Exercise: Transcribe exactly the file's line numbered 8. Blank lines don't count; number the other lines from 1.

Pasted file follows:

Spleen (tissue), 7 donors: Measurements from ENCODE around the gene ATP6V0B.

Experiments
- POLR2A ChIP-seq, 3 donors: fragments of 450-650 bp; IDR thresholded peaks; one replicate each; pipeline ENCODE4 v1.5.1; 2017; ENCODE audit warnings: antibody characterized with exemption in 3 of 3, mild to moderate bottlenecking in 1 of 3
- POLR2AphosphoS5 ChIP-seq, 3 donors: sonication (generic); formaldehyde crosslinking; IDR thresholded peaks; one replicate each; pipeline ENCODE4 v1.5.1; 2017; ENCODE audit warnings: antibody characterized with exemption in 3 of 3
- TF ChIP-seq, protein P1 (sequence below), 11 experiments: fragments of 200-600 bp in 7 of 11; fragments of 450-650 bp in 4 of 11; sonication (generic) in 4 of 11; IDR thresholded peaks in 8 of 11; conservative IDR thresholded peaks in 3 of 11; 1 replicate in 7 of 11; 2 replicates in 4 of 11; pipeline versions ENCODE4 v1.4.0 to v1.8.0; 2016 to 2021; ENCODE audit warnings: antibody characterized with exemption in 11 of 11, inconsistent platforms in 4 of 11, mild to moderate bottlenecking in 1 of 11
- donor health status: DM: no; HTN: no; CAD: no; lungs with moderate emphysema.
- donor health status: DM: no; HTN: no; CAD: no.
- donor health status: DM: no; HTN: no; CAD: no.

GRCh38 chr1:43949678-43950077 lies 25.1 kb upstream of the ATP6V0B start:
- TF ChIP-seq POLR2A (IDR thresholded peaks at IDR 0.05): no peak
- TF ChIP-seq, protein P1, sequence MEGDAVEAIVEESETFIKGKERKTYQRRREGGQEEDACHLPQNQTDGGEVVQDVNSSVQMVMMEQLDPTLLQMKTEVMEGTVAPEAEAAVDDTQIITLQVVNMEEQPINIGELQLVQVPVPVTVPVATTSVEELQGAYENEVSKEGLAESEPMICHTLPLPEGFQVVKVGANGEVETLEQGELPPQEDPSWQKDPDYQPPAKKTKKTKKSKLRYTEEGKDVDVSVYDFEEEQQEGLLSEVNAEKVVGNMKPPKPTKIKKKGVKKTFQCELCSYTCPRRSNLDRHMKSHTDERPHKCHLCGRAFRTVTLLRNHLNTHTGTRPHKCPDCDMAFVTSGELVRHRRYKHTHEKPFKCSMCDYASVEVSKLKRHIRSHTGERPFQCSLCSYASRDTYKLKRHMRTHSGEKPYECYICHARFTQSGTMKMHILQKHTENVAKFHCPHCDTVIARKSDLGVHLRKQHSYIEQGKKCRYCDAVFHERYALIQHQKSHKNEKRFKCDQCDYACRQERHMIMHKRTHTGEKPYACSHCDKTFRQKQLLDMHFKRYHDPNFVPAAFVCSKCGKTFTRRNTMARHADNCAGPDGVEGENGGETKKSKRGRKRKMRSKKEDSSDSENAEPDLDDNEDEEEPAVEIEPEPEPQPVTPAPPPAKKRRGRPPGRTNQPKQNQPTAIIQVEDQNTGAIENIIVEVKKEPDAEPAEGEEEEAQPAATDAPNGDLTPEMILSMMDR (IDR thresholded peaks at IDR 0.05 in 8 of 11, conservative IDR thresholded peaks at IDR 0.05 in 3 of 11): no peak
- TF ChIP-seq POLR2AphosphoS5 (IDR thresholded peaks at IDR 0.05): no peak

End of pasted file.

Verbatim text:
- donor health status: DM: no; HTN: no; CAD: no.